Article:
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  • By Denise Mesa Mendiola

A hog day afternoon

In business, things don’t always go as planned. I often repeat the famous saying to my clients, “Murphy’s Law: What can happen, usually does.” That’s why I believe that before aspiring entrepreneurs start a business, they begin with a vision and then write a business plan. The vision and plan will keep them on their path when they hit walls, go under water and put out fires.

My dad, too, had a vision to grow fruits and vegetables and raise pigs at his ranch for his family. This type of work requires daily heavy lifting, cleaning, feeding and the occasional snake-killing. Dad has no patience for the meek or lazy, so mom has been his loyal super hero sidekick, if you will.

The other day, Murphy decided to pay a visit on mom’s birthday. I wanted to give her a bit of a break from the ranch grind, so I planned a brunch for her and her sisters at Pika’s restaurant. I was sure the fresh brewed coffee, Chamorro sausage fried rice and latiya with birthday candles would be a great way to start her special day. As I was getting dressed, I received a message from mom that she could not make it to brunch because dad was just admitted into the hospital. I immediately called her cell phone, but she did not answer. She messaged that dad was “ok n rstng.” When did my parents start figuring out they preferred texting over calling? I messaged that I was on my way there, but she was adamant that I did not come, and instead help them with the work they were supposed to do that day. I thought, surely helping them with some errands is the least I could do to alleviate their stress.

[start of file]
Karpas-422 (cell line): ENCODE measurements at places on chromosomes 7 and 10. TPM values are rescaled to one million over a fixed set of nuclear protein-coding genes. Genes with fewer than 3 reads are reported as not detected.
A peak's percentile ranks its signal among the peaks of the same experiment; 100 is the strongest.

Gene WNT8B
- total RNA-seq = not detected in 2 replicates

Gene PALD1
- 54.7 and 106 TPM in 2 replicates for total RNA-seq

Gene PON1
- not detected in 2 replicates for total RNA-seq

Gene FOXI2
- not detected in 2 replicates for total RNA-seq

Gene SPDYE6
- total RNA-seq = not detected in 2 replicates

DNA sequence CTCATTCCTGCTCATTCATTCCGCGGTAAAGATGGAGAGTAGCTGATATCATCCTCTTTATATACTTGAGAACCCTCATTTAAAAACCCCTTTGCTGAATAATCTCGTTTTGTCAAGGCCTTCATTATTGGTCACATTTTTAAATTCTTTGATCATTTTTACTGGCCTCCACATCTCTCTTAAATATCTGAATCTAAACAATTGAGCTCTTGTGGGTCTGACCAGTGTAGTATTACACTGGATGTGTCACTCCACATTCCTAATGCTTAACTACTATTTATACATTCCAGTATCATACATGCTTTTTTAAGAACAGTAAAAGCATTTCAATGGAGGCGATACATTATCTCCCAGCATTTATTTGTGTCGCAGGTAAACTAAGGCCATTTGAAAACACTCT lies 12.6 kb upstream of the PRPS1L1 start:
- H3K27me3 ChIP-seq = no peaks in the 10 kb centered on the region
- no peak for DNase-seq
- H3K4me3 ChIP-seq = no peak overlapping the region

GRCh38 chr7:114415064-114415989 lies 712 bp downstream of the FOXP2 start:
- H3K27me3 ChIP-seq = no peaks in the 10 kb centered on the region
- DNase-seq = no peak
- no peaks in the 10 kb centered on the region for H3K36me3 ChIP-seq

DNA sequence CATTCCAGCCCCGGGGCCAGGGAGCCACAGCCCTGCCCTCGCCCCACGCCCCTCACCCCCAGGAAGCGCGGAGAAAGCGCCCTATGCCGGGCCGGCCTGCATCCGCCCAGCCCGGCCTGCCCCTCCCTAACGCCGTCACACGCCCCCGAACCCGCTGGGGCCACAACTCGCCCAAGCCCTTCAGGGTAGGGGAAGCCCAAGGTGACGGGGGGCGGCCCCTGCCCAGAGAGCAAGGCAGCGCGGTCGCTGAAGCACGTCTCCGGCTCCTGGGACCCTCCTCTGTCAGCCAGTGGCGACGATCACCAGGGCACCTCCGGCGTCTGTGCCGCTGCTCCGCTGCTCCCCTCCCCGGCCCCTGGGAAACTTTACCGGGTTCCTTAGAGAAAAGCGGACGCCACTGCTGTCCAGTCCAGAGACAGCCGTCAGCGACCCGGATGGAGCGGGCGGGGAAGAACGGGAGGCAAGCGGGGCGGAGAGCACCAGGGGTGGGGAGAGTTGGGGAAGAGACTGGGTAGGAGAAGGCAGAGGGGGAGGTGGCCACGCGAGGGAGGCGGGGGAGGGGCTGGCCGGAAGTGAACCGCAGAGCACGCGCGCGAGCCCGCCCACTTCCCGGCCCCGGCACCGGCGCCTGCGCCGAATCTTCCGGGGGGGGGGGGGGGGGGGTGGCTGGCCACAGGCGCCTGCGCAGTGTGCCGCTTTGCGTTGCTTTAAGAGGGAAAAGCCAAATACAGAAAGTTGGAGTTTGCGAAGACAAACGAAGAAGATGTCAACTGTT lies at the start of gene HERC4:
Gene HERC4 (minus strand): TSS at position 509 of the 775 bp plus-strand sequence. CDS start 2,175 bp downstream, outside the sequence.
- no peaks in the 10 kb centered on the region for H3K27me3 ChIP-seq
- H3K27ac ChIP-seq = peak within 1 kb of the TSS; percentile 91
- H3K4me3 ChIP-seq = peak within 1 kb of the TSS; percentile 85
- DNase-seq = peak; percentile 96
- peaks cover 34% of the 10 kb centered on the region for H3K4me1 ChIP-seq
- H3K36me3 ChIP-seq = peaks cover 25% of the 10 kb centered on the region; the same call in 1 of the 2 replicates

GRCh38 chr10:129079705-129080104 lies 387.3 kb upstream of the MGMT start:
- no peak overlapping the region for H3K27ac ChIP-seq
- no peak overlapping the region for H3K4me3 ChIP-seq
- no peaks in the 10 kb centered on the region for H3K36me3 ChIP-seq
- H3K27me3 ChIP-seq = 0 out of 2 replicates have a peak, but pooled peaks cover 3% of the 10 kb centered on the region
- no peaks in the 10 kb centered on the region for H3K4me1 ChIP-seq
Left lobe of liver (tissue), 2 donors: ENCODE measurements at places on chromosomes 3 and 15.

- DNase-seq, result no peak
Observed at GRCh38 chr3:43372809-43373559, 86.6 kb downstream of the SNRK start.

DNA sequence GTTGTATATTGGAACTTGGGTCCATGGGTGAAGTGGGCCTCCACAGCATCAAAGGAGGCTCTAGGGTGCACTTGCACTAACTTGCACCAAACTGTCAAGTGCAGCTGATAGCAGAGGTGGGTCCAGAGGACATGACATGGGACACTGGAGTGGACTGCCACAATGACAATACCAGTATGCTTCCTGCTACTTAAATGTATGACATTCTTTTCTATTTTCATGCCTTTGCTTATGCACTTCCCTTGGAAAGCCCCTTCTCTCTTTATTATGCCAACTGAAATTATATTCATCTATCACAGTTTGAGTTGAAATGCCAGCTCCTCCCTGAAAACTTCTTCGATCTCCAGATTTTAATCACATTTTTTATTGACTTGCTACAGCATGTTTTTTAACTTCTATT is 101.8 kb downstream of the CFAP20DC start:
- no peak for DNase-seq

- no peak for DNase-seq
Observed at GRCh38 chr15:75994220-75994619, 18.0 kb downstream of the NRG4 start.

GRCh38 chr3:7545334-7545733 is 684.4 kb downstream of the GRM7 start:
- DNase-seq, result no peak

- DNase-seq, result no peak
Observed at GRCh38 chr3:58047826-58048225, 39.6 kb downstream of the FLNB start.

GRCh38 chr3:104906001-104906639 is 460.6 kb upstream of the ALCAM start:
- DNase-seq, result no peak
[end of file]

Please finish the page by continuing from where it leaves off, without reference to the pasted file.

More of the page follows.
Without hesitation, I messaged mom to let me know what she needed to get done. “Need you to give the pigs water at the ranch.” I sighed, feeling my grumbling tummy and dreading the unforgettable scent that only humidity, heat and pigs could bring. As I drove past trucks heading to the beach with barbeque grills at the back, I couldn’t help but think about how challenging it is for farmers and ranchers to find good laborers. I’m sure my dad’s vision included leaving his legacy to the next generation, but what happens if they don’t want to be part of that plan?

When I got home, I received another text from mom, “Go to WSTCO and buy sow ration for the momma pig. Need to go before they close at 4pm today and they are closed tomorrow.” As I fought my way through traffic, I wondered what the back-up plan would be if the two momma pigs didn’t have their special food. Is there another supplier open on Sundays? Can we make this food on Guam?

Not long after, I received another text from mom, “Dad was just released from the hospital. We are going to the ranch to feed the pigs, if you can come and meet us there.” Now I know where I get my stubbornness and tenacity. As I washed the grease laden pig food buckets, carefully wiping food grit from my lashes, I remembered what the school pastor said about me during his vision sermon at my graduation ceremony. He looked at me with his wild blue eyes and big teethy smile and said, “Denise will become a pig farmer.”

Denise Mesa Mendiola is senior business advisor at the University of Guam- Small Business Development Center, and program coordinator at the Bank of Guam Women in Business Program. Send feedback to

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